Once you have cultivated some flirt-positive attitudes, the next step is to actually engage in flirting. This means not only knowing what flirting is, but finding your own flirting style. One fun way to look at flirting is to think of it as walking around the world having your own sexy party – feeling the ways that colors, sunshine, majestic views or beautiful architecture make you feel aroused – and then, when you engage with another human being, simply inviting them to join that party. It’s like saying, “Hey, over here, there’s a sexy party going on, wanna share in it?” The languages you use to make the invitation might be energetic, bodily or verbal. An energetic flirt can start with feeling your connection with your own sexual desire and then letting it exude out of your eyes, your heart and your pelvis. An embodied flirt might be a wiggle of your shoulders, a naughty smile or a wink and a verbal flirt could be a slight change in tone when you say, “mmmmm, it does feel a little warm in here, doesn’t it?”

Engaging in joyful, sexy, flirtatious interactions with your clients not only helps them feel more open and accepted, it also helps them clarify how they want their erotic and emotional connections to be. As we love to say: There are a thousand paths to enlightenment, might as well take the one that’s more pleasurable. If you want to learn how to make your life and work more flirtatious, come to a Somatic Intro Day or check out the Somatica Core Training.

More often than you might think, couples get in long-term relationships who have very different sexual desires. This is one of the many reasons that sex can cool down after the honeymoon period and, when couples have very different desires, it can lead to hurt, misunderstanding and a sexless marriage or relationship. When we work with couples, we always encourage them to have a Hottest Sexual Movie conversation. These conversations have some very specific rules to follow and you can help your clients navigate through them. Before talking about the rules, we want to make an important distinction between Hottest Sexual Movies and fantasies.

A Hottest Sexual Movie consists of the experiences people actually want to have. In addition to this, they may have a set of fantasies that they use to increase their arousal during sex or masturbation but that they don’t actually want to enact in the world. For example, a person can fantasize about group sex but have no interest in actually experiencing it. Fantasies that people want to think about but not experience may exist totally outside of their sexual relationship or they might express these fantasies to a partner in hopes of sharing this part of themselves and gaining acceptance and mutual arousal. For example, if your clients are playing with dominant/submissive dynamics they may want their partner to punish them for having this fantasy. Conversely, they may just want to use it for their own arousal and not share it. When you invite your clients into a Hottest Sexual Movie conversation, you will want to make the distinction between fantasies they might have that they don’t want to enact and those they do. Then, invite them to share both of these categories if they’d like.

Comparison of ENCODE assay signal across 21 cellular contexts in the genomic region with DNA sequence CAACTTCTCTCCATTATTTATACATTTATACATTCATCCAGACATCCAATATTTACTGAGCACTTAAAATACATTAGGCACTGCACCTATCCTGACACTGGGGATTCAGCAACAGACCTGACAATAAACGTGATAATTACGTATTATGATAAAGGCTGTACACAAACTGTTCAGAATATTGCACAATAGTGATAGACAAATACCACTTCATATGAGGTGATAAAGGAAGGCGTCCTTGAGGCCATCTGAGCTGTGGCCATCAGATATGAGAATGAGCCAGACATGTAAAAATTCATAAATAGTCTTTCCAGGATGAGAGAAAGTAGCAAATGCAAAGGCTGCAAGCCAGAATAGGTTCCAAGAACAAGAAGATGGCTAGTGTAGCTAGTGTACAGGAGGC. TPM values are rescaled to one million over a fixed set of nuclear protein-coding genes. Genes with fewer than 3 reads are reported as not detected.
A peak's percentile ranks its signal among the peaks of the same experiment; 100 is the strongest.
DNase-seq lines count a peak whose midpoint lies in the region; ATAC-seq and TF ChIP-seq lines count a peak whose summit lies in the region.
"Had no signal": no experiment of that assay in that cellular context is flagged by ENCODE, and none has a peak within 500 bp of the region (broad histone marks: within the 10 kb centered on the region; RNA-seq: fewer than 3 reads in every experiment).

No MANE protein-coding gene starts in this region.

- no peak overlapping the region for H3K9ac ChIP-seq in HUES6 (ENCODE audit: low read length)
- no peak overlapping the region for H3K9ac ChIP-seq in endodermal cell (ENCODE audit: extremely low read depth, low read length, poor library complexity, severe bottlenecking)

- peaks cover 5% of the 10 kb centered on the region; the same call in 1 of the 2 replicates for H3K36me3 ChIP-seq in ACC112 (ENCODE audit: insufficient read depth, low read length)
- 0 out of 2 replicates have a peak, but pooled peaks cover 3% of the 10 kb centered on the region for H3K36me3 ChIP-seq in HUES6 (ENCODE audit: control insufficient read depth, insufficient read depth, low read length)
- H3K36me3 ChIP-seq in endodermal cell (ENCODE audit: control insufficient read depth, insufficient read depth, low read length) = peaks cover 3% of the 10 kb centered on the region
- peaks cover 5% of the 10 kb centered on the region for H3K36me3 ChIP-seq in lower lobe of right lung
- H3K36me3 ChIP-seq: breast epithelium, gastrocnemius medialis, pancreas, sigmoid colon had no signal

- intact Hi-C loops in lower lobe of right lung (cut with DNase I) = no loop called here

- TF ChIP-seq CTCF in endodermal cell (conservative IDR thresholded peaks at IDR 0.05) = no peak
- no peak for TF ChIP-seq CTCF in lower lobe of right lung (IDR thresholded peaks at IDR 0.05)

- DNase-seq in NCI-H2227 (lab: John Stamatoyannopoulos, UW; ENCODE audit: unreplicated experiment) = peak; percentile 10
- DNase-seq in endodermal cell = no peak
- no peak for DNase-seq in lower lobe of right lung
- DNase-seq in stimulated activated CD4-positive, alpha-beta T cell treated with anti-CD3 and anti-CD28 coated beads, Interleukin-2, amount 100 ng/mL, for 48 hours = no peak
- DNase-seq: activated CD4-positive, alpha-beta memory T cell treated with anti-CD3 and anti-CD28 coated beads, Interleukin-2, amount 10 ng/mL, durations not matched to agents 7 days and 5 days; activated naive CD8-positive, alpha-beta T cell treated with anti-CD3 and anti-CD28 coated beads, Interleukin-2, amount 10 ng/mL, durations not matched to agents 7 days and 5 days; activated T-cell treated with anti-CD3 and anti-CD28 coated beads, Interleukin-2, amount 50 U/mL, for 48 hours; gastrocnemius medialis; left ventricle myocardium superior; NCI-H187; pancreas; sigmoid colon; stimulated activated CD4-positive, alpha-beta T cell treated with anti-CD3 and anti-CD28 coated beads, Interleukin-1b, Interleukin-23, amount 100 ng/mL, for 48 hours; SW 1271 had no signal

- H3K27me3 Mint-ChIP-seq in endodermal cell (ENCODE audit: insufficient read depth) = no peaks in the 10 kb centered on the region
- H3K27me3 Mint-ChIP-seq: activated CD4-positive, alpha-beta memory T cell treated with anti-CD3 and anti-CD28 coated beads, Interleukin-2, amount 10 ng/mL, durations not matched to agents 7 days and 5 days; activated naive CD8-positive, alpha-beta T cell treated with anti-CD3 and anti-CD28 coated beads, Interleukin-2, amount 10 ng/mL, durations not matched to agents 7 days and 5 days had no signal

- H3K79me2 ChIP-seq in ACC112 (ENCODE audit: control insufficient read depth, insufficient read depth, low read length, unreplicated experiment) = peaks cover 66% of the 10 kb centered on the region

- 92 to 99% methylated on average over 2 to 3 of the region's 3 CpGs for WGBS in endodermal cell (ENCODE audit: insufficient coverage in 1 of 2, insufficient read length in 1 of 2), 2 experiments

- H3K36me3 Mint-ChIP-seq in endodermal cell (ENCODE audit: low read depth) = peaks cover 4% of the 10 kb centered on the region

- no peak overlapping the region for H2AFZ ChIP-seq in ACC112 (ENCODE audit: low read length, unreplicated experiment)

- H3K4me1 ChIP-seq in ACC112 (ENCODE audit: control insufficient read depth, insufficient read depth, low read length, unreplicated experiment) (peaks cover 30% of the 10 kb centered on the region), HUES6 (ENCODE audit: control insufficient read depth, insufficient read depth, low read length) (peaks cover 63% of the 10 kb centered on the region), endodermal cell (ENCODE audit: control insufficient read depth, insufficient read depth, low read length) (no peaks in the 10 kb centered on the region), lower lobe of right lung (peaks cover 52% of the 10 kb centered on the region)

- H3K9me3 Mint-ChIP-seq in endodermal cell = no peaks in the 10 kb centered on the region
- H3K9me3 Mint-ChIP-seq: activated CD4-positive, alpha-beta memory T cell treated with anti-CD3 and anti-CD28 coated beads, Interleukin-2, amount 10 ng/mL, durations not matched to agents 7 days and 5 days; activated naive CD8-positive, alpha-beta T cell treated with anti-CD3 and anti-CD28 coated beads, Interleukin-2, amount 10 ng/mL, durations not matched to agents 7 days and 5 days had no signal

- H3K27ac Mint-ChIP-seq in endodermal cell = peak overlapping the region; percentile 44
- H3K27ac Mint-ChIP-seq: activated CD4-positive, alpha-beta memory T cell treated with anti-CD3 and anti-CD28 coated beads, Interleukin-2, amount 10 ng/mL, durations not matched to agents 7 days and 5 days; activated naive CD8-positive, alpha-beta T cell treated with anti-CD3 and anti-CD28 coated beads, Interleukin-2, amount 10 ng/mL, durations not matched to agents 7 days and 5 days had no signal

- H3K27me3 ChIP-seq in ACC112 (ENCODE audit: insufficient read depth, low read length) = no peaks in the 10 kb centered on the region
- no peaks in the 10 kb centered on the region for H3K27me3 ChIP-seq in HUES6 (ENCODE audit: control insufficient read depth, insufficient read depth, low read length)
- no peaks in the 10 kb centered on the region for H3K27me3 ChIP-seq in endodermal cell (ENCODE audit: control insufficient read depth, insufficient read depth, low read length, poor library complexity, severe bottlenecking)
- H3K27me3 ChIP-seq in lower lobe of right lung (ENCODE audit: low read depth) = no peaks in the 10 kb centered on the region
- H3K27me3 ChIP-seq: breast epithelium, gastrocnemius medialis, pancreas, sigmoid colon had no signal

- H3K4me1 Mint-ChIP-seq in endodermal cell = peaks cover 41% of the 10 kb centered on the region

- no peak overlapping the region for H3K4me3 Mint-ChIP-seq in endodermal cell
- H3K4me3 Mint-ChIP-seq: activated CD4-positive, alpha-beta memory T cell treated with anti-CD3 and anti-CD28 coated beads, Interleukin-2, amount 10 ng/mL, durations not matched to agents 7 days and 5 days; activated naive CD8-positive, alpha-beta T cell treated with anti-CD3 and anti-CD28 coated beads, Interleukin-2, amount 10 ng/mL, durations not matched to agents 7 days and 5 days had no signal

You will need to let your clients know that sharing and teaching their hottest sexual movie will take self-awareness, conscious communication and non-judgmental acceptance. It will also require the ability to know and share boundaries and be willing to learn instead of feeling like they already need to know. Finally, it takes a whole lot of creativity. One word of caution, when it comes to sharing past experiences they’ve had with other lovers, be aware that this could trigger hurt. Help them be especially careful not to compare their partner to someone else with whom they’ve had amazing sex. Trust us, they will never forget this.

To help them describe their movies, ask them to picture the character(s), the action, the setting, and especially what they want to feel. While it is a beautiful gift to really dive into the role of guest star in a partner’s movie, let your clients know that they also have a right to decide which parts they are ready to try now, which parts they might want to add later, and which parts they may never do at all. Let them know that they might have more than one movie or might want to begin in one and move into another one. For example, a romantic seduction scenario may be what gets them started but when it comes to actually getting them off, more passionate, animalistic sex fits the bill. Sometimes the process of articulating these desires can open up new avenues of play and seduction.

Let your clients know that whatever they decide to share in as a result of these conversations is not set in stone. Negotiating sexual and relationship choices is an ongoing conversation that partners can always revisit and amend. In our book, Making Love Real, we go into greater depth as to how the process of discovering, sharing and finally acting out a hottest sexual movie can change relationships in lasting and amazing ways. If you’d like to find out more about how to coach your clients into fantastic sex and satisfying relationships you might want to check out the Somatica Core Training or attend a Free Intro to Somatica.

As you might imagine, people often come into our offices with a desire to improve themselves and perhaps you have this desire as well. You might want to be a better lover, figure out a way to stop making the same relationship mistakes, find ways to last longer, etc. Most people look at themselves as lacking or failing in some way and they want “advice” on how to change.